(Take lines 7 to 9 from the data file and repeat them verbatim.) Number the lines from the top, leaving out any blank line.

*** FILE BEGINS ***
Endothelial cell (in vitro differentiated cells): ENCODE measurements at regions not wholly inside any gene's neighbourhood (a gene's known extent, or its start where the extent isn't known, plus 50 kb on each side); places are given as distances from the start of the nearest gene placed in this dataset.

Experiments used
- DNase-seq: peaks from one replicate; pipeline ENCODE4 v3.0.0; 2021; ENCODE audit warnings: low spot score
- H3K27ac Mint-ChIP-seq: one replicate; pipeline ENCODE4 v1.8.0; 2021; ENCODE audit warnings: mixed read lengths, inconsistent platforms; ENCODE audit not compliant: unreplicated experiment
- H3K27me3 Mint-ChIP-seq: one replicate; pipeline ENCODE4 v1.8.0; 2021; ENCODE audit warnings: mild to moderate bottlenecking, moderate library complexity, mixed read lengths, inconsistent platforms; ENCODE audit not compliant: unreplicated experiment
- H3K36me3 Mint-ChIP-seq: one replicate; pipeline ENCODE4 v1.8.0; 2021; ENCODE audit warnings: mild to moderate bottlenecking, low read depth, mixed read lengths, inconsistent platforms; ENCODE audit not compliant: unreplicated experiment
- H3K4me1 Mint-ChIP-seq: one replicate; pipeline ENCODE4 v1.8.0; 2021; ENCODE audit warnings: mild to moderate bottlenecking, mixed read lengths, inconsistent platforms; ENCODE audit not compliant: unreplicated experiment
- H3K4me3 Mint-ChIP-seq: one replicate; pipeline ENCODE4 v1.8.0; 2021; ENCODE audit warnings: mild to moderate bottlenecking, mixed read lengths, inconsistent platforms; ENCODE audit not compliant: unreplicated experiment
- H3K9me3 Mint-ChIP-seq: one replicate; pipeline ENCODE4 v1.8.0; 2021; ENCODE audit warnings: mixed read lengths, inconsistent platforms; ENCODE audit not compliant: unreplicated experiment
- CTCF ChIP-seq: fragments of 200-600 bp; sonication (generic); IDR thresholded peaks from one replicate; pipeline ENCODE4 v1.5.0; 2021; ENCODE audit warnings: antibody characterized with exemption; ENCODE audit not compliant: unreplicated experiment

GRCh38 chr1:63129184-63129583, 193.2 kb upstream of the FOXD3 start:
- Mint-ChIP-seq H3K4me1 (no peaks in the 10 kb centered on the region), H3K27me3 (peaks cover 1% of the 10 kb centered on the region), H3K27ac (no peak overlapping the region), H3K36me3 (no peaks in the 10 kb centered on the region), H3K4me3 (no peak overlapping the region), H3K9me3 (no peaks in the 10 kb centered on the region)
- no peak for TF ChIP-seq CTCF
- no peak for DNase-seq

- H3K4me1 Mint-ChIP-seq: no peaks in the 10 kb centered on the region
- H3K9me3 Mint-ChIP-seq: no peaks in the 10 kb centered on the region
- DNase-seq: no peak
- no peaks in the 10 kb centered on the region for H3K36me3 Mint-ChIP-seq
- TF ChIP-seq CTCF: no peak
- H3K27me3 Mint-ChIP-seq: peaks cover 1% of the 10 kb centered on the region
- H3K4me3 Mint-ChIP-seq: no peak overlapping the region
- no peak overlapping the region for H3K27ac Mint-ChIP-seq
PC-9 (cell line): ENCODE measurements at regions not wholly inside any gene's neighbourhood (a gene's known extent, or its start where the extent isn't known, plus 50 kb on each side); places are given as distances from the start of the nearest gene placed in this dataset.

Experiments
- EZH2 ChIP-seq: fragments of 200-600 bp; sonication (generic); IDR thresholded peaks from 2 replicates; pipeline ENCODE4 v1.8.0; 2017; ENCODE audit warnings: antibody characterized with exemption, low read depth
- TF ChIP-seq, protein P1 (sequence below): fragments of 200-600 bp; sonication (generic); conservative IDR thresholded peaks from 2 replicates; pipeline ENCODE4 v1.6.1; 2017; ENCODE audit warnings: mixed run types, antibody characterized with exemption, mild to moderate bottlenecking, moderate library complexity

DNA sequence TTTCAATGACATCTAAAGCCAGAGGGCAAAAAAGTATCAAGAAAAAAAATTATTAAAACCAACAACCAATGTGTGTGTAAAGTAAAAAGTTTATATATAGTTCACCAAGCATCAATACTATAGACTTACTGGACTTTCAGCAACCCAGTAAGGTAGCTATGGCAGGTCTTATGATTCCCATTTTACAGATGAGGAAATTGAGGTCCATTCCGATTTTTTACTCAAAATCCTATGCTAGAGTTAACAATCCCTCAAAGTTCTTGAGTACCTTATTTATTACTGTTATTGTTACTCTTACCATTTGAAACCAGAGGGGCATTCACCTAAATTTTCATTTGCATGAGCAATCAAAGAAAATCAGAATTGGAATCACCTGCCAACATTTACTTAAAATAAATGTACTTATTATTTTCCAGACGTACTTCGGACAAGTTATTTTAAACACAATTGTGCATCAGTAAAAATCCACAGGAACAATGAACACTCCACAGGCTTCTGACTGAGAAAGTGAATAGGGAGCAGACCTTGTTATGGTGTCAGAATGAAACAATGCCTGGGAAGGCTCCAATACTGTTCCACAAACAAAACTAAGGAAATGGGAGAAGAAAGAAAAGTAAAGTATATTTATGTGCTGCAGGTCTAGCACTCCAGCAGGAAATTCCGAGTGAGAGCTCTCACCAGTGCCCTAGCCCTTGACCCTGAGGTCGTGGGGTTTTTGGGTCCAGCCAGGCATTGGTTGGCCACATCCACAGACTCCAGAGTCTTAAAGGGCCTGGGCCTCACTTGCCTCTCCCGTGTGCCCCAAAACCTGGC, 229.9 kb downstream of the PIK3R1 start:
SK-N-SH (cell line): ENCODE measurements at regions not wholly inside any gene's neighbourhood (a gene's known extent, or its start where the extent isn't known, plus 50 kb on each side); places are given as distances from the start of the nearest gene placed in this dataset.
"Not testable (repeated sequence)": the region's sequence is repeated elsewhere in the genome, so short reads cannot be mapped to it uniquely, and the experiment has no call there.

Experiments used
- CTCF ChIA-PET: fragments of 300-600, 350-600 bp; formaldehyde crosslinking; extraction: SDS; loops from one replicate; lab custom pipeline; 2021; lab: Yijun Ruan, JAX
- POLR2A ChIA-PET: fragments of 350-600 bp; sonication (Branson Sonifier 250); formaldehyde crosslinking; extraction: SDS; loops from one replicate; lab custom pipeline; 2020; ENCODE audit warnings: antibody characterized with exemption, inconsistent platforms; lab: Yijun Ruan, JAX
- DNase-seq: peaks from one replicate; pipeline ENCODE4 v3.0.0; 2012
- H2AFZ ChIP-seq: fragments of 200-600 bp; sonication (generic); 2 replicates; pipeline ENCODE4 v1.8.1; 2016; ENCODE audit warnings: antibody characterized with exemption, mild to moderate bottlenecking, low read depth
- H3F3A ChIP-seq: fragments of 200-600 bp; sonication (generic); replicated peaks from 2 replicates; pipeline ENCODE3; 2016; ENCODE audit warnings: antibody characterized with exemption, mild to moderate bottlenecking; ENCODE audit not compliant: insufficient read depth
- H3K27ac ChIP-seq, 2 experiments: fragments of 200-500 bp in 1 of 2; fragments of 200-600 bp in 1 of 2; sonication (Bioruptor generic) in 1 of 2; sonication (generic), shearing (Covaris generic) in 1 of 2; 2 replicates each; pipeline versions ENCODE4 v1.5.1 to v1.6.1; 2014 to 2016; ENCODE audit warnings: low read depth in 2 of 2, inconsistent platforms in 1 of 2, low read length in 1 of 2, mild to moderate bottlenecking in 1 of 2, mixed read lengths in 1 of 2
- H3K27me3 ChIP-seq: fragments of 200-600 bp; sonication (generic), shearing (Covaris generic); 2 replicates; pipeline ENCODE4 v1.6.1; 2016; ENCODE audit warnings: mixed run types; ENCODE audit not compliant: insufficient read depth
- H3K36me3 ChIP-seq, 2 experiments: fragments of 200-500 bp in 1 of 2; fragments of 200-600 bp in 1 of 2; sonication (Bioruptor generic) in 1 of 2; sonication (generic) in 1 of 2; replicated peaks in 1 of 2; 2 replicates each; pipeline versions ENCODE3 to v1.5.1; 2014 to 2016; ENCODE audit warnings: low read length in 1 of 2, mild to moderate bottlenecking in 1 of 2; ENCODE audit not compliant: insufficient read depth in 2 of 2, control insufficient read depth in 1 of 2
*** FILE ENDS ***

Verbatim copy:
- H3K4me1 Mint-ChIP-seq: one replicate; pipeline ENCODE4 v1.8.0; 2021; ENCODE audit warnings: mild to moderate bottlenecking, mixed read lengths, inconsistent platforms; ENCODE audit not compliant: unreplicated experiment
- H3K4me3 Mint-ChIP-seq: one replicate; pipeline ENCODE4 v1.8.0; 2021; ENCODE audit warnings: mild to moderate bottlenecking, mixed read lengths, inconsistent platforms; ENCODE audit not compliant: unreplicated experiment
- H3K9me3 Mint-ChIP-seq: one replicate; pipeline ENCODE4 v1.8.0; 2021; ENCODE audit warnings: mixed read lengths, inconsistent platforms; ENCODE audit not compliant: unreplicated experiment